Maybe I will just take this cute vintage french crate label instead… :o)
Top Row (from left to right): Daffodil – TANAKA Juuyoh via flickr / Wild Daffodils – Vince Alongi via flickr / asparagus – liz west via flickr
Middle Row (from left to right): asparagus – liz west via flickr / Asparagus – Michael Leland via flickr / Daffodils – Keith Todd via flickr
Bottom Row (from left to right): white and orange daffodil, taken by my wife – Martin LaBar via flickr / Daffodils in Spring Sunset – Nic Taylor via flickr / Asparagus – Steve Cavrich via flickr
Cold, wet days often call for warm, comforting, rich food. However, when your mood needs a boost let your taste buds be invigorated by a burst of sweet, tangy citrus. As I mentioned in last week’s post about preserving lemons, I have always found the contrast between the darkness of winter and the bright citrus flavors that peak at this time of year a confusing paradox. So while I work to get over it and invite these flavors into my winter cooking and eating regime, I look to the below for inspiration.
The season of endless baked goods has come to an end…*sigh*. I feel sad, but I’m desperately trying to lift my chin and focus on fitting healthy leafy greens into my life here and there. The weather is chilly and calling for dishes with depth and warmth. A mound of melted deep, dark greens is a wonderful accompaniment to so many winter dishes. Whether piled on a pizza, wrapped around fillings, swirled with pasta, or chopped raw in a salad, winter greens bring earthy flavor to our cold weather tables. Here are lots of options I have found across the web, with a few fun things to round it out….just cause.
We are deep into fall. Thanksgiving is upon us, with the thought of Christmas already present. The air has gone cool, the heat is turned on, and socks are always on as I putter around the house. The oven avoidance that is common in our house during the summer months is long gone and the season of roasting and baking is here. Squash has always been one of those things I have been unsure of, the idea of a plain and slightly mushy slice of roasted squash has no appeal. It used to be that the thought of squash meant a beeline for butternut, but nowadays you can find all sorts of sizes, shapes and colors with intriguing names such as delicata and kabocha.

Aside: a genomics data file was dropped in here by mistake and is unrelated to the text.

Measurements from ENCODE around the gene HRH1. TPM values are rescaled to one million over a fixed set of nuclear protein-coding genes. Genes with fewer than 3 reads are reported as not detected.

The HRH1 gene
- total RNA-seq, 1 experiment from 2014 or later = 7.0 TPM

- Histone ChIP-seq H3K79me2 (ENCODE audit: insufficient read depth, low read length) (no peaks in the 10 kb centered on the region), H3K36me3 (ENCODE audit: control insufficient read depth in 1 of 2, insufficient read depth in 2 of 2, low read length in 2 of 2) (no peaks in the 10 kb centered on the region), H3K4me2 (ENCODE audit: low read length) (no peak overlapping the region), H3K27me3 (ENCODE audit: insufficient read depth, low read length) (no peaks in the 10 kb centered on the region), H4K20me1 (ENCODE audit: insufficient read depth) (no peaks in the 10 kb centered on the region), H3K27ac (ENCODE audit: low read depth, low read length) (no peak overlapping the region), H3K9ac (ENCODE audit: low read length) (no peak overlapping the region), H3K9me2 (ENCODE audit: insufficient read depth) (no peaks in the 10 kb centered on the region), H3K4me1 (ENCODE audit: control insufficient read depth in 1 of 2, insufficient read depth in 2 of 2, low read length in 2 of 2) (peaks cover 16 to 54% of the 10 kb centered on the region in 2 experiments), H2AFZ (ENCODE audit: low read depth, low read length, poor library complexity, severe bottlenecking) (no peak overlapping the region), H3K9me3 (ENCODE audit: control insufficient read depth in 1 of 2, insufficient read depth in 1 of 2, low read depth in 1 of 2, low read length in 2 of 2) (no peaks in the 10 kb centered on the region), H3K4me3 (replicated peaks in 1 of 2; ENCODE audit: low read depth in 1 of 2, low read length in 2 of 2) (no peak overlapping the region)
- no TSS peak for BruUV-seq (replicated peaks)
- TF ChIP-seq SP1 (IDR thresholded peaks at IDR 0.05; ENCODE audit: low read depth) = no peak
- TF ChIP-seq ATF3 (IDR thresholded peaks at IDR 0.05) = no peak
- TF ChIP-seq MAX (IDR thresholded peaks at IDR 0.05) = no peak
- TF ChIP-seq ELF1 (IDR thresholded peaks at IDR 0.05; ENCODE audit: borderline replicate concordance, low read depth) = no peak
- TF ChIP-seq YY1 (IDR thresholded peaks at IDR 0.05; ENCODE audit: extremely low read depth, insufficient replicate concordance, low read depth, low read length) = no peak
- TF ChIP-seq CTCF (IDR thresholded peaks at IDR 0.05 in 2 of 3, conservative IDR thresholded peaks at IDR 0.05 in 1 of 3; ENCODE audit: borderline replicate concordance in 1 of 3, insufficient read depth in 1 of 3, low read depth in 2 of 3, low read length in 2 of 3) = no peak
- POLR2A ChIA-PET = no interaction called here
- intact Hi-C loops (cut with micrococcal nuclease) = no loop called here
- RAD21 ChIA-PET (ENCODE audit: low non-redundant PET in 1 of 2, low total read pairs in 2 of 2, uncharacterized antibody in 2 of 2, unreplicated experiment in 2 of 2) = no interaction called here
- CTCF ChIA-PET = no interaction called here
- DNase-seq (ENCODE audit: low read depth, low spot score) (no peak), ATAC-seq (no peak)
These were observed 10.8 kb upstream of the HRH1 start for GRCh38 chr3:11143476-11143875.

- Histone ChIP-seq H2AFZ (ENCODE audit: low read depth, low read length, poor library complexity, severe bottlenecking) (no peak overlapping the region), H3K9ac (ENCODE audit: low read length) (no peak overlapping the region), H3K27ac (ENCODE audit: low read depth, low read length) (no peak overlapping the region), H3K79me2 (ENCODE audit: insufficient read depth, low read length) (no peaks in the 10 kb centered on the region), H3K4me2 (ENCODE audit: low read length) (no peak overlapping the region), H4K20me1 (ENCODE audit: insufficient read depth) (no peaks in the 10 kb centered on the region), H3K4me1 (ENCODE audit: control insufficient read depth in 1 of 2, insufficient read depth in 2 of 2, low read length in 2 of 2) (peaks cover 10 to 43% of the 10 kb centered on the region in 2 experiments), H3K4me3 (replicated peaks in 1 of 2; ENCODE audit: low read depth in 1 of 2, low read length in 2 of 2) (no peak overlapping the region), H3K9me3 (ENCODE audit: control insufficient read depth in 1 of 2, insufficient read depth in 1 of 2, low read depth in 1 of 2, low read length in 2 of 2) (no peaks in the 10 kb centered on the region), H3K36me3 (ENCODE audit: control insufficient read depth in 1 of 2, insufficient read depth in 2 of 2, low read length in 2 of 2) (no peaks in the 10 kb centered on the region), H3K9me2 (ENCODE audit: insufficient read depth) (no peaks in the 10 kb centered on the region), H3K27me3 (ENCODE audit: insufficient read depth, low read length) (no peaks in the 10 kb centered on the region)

It might be a disappointment for some of you, but I am not a big Halloween fan. I have never enjoyed dressing up, I am not a fan of scary movies, and while orange is my favorite color, I really don’t like it paired with black. BUT, I LOVE CANDY. Maybe it goes back to my childhood memories of stopping at Freeway Variety on my way home from school and stock piling up on Jolly Rancher sticks and Now & Laters. Nowadays I don’t eat it that often, but I do recommend you don’t leave an unattended box of Mike & Ikes in my presence. So, all that being said…my favorite part of Halloween is the candy.
Fall is my favorite time of year. I am a Californian at heart, but during October I sometimes wish I was a New Englander so I could enjoy the season to its fullest. Cold, crisp mornings, crunchy leaves in a rainbow of colors, cozy scarves, and the beginning of comfort food season all make me a happy camper. Here’s a few fun tidbits in honor of fall and the quintessential fall fruit, the apple.